The European Commission is presenting its sixth package of sanctions against Russia, proposing a phased ban on importing oil from the country, which would take effect over a span of six months, along with banning oil products by the end of this year, EC President Ursula von der Leyen said on Wednesday.
Phasing out Russian oil products gradually would increase pressure on Russia in response to its attack on Ukraine, but mitigate the worldwide economic fallout, Von der Leyen told the plenary session of the European Parliament discussing the the social and economic consequences of the war.
Meanwhile, the EU will impose restrictions on high-ranking Russian military officers who committed war crimes in Bucha or are responsible for the siege of Mariupol, she said.
The EC will also bar Sberbank and another two Russian banks from the international SWIFT payment network, she said.
Three Russian state-owned broadcasters will be banned from all EU platforms and EU accountants and financial advisors will be barred from working for Russian companies, she said.
Von der Leyen said
Putin wanted to wipe Ukraine off the map, adding that he would not succeed, and he would pay a high price for the brutal aggression in Ukraine.
Meanwhile, the EU has started drafting a large-scale reconstruction package to boost investment and reforms in Ukraine after the war, along with plans to provide short-term financial and budgetary aid, she said. The package would “pave Ukraine’s way into the EU,” she added.
Some EU members are jockeying to opt-out of an oil embargo, and there were divisions over the plan. The proposal was only finalised late at night due to the stance of one of the member states.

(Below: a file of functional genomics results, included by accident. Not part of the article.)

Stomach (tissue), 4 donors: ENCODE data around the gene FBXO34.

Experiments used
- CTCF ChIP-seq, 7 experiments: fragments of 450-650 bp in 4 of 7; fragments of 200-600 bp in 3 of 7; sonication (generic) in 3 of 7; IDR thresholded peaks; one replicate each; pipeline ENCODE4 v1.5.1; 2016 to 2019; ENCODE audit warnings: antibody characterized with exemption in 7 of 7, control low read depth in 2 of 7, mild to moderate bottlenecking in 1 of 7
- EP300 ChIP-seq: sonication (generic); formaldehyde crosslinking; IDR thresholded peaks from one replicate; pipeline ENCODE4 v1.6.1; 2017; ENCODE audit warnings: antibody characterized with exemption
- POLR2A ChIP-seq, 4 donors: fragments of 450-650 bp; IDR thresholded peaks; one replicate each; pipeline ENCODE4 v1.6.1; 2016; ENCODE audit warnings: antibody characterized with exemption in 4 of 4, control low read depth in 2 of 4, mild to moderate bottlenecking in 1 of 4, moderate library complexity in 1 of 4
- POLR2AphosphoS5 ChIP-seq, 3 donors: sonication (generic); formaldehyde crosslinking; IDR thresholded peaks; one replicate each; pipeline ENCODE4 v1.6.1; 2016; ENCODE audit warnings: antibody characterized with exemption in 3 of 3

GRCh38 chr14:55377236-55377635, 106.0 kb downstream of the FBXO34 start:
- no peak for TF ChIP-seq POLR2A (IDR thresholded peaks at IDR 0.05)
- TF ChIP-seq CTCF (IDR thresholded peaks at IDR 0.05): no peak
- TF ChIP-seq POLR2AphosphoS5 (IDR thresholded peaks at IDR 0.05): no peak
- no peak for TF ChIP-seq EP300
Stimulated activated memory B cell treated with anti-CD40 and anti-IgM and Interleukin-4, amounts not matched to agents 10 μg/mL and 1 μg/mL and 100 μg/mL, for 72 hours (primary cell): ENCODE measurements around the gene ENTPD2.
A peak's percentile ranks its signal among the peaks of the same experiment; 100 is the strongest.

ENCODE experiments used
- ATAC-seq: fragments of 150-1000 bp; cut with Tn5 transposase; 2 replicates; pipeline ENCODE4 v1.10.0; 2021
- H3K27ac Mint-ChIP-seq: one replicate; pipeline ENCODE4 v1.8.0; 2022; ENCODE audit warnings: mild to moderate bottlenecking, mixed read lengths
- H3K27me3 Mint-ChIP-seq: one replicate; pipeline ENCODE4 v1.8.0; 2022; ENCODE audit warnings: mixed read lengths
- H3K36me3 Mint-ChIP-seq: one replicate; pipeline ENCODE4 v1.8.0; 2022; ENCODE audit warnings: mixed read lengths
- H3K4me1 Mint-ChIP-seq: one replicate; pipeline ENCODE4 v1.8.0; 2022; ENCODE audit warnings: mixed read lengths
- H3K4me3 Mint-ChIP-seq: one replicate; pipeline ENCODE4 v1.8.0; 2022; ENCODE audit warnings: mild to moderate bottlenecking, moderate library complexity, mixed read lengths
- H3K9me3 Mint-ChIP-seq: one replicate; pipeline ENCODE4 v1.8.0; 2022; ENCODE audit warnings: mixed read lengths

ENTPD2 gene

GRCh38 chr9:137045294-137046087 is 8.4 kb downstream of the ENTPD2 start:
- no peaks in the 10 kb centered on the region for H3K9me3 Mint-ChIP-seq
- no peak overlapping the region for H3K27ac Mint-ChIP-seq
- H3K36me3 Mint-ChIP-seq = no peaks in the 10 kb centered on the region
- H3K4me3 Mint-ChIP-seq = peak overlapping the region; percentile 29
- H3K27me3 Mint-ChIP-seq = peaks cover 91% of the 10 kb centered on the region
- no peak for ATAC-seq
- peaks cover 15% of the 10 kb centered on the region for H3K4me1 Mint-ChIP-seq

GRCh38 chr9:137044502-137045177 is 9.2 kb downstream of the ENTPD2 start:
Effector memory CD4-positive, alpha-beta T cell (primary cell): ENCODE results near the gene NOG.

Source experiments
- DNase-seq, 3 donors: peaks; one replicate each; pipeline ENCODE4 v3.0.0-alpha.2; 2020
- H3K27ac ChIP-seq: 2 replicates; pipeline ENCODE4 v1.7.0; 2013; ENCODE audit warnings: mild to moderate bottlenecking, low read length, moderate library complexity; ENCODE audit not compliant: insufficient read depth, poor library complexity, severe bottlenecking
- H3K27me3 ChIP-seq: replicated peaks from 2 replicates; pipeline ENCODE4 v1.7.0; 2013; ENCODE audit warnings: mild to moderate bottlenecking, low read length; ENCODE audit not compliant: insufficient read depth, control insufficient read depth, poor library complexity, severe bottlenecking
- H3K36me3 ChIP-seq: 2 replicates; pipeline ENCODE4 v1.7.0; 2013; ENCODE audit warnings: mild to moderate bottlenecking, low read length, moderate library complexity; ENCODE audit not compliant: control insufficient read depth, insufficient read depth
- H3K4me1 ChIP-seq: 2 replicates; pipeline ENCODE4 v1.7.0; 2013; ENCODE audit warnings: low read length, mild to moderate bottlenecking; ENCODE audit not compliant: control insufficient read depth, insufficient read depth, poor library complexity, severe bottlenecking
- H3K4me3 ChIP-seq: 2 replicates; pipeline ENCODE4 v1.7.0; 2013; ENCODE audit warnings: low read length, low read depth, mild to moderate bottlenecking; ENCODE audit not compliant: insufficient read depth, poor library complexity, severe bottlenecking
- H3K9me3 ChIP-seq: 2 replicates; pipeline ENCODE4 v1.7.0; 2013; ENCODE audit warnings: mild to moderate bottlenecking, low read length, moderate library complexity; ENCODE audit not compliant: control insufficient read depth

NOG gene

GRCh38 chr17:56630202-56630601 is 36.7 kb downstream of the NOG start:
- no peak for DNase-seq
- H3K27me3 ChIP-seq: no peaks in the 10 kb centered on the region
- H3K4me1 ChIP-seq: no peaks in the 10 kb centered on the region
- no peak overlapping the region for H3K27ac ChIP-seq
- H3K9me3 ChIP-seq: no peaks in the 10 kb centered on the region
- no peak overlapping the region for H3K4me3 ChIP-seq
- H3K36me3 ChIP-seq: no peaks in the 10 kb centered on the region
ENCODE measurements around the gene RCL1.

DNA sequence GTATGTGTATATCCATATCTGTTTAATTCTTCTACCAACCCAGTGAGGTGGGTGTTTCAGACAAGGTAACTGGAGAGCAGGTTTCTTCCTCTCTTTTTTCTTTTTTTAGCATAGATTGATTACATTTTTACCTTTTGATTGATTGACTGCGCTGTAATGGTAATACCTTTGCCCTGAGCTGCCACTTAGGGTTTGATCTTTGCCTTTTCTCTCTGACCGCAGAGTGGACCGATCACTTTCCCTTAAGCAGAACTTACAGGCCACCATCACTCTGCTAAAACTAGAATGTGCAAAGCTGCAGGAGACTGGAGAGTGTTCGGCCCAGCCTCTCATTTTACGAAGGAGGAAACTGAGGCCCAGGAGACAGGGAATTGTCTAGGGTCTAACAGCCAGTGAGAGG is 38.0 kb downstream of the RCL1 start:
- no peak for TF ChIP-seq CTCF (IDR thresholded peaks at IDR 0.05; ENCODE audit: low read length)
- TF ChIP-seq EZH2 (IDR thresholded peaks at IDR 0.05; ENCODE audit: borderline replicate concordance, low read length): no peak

Ambassadors from the 27 EU countries will meet on Wednesday to give the plan a once-over, and it will need unanimous approval before going into effect.
The ban on oil imports from Russia would start over six to eight months, with Hungary and Slovakia allowed to take a few months longer, EU officials said.
Hungary, which like Slovakia is almost 100% dependent for fuel on Russian crude coming through the Druzbha pipeline, has said it will need several years.
Hungary’s refinery is designed to work with Russian oil and would need to be thoroughly overhauled or replaced to deal with imports from elsewhere – an expensive and lengthy process.
Jobbik MEP Márton Gyöngyösi said in his address that while there was wide-spread consensus on using sanctions to put pressure on Russia, the EU had failed to address its dependence on Russian energy, and to strengthen solidarity among member states.
Besides focusing on dependence from Russia as a source of fossil fuel energy, Gyöngyösi proposed that EU member states should also terminate their contracts with Rosatom, the Russian state-owned nuclear energy company.
Hungary should terminate its agreement on the upgrade of the Paks nuclear plant, he said.
Slovakia said the same, they will need a few years and huge developments to change to Russian oil.
As some EU officials said, Bulgaria and the Czech Republic could also seek sanctions opt-outs.
But the experts warned that granting exemptions to one or two highly-dependent states could trigger a domino effect of exemption demands that would undermine the embargo.